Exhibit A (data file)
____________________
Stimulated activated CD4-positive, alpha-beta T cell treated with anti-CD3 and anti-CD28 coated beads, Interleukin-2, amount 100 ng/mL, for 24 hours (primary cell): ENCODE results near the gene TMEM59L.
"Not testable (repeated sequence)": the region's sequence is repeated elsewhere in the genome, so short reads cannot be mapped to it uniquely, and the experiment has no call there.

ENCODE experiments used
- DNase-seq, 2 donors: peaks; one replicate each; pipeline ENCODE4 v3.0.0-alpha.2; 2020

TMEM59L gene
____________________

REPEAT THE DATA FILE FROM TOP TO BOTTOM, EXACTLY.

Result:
Stimulated activated CD4-positive, alpha-beta T cell treated with anti-CD3 and anti-CD28 coated beads, Interleukin-2, amount 100 ng/mL, for 24 hours (primary cell): ENCODE results near the gene TMEM59L.
"Not testable (repeated sequence)": the region's sequence is repeated elsewhere in the genome, so short reads cannot be mapped to it uniquely, and the experiment has no call there.

ENCODE experiments used
- DNase-seq, 2 donors: peaks; one replicate each; pipeline ENCODE4 v3.0.0-alpha.2; 2020

TMEM59L gene